The SnT will help develop surface navigation solutions for future rover missions to map water deposits on the moon. The system will include the sensing, localisation, motion planning and adaptation to the environmental conditions of an application on the moon's surface.
Meanwhile, List researchers will take their high performance, compact mass spectrometer to another level, integrating the instrument into a space micro-rover robot to characterise the lunar water it collects so that it can be used in future.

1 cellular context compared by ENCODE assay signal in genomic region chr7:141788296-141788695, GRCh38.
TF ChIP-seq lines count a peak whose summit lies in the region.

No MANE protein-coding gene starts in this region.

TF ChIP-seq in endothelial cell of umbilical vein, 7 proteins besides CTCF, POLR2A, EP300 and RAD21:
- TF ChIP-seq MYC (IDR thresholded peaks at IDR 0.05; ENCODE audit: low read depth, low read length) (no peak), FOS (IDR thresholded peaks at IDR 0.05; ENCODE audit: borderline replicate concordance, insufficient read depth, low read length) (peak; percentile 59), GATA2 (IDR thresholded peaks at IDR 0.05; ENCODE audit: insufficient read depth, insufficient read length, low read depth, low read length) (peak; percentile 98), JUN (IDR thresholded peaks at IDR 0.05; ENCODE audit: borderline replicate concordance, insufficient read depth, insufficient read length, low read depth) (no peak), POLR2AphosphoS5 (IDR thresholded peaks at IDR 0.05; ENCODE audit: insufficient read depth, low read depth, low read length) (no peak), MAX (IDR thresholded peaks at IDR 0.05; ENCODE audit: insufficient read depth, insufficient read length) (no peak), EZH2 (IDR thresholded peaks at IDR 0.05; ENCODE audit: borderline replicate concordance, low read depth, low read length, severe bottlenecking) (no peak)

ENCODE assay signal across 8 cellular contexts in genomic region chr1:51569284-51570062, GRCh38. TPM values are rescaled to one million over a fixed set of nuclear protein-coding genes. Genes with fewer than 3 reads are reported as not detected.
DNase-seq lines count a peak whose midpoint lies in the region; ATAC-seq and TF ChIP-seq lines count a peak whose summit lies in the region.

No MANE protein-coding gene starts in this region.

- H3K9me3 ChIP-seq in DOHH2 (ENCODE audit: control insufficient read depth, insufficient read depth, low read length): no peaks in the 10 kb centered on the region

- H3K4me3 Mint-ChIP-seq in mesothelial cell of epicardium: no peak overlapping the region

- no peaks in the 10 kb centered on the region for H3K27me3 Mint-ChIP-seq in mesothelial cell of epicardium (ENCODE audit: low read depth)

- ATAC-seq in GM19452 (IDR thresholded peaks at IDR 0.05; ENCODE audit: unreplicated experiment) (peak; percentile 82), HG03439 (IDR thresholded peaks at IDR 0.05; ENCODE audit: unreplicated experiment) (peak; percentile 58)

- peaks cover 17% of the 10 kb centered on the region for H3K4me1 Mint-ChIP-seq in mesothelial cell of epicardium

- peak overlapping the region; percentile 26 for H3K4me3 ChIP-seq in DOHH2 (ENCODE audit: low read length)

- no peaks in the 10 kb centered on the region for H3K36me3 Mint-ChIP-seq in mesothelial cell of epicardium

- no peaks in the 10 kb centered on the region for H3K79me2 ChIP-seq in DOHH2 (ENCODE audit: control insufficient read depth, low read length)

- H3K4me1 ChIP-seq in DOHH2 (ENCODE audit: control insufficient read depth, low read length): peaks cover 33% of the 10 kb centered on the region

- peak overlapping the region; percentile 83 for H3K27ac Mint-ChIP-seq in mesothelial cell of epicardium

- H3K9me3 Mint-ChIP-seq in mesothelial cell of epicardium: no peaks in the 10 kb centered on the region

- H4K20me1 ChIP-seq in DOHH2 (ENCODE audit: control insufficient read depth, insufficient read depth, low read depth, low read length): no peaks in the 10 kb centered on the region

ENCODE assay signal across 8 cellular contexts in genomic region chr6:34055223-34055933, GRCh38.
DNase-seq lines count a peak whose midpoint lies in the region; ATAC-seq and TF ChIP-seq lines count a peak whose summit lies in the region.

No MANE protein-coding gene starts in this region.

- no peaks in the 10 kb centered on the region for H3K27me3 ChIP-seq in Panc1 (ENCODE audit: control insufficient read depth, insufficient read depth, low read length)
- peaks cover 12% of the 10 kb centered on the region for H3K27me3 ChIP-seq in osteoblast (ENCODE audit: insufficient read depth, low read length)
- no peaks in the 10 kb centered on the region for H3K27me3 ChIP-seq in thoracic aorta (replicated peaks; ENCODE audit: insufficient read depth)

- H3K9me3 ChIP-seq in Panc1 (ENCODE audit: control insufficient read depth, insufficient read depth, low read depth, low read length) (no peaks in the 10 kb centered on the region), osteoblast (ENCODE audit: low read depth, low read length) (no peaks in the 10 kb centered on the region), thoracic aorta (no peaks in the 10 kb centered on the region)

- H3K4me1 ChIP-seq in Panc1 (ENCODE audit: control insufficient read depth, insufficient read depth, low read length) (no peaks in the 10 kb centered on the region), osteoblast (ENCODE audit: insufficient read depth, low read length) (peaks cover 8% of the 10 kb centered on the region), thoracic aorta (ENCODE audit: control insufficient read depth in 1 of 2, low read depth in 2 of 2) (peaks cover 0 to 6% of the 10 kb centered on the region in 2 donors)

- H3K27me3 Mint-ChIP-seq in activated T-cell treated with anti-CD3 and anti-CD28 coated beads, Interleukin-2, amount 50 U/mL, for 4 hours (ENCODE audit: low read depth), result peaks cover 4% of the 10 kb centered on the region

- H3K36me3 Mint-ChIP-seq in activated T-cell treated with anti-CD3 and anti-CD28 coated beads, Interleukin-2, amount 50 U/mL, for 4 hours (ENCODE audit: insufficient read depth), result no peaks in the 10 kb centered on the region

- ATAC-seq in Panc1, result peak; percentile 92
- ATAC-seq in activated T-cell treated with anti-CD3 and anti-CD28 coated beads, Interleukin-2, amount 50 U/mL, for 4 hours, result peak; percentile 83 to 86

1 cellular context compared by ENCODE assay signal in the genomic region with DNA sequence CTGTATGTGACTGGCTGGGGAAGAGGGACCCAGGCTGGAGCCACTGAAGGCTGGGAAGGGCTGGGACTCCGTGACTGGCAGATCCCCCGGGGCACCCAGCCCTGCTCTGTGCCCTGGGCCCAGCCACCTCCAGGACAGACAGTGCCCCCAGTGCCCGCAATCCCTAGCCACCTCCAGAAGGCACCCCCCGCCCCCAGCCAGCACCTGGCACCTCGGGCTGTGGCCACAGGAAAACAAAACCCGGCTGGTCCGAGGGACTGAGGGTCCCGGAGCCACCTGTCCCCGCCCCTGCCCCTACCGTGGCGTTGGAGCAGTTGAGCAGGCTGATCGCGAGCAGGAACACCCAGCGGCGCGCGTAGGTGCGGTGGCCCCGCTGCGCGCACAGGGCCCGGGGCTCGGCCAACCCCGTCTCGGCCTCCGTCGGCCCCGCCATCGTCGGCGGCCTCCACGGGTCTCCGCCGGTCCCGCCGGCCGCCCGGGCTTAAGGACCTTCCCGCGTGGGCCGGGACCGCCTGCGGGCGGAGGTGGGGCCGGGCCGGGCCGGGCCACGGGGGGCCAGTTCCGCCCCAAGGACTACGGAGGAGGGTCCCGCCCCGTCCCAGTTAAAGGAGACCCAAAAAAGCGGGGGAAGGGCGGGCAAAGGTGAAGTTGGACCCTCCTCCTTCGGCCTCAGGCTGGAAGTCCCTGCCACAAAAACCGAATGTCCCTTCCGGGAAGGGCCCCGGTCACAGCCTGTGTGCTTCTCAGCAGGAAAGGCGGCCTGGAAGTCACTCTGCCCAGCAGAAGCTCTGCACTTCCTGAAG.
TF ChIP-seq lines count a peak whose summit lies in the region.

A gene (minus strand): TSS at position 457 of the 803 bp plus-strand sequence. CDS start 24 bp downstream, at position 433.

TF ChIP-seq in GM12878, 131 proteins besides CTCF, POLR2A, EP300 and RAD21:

“Our partnerships with the University of Luxembourg and List are essential for the future success of these pioneering missions,” Julien Lamamy, engineering manager of Ispace Europe, said in a press release published by the economy ministry on Thursday.
The project is a public-private research initiative from government-backed body SpaceResources.lu, which aims to explore and use space resources for the benefit of humankind.
Ispace Europe is one of a handful of space companies which has moved to Luxembourg. It is developing micro-robotic systems to locate, characterise, extract, produce and deliver resources from the lunar surface to customers on the moon and in space.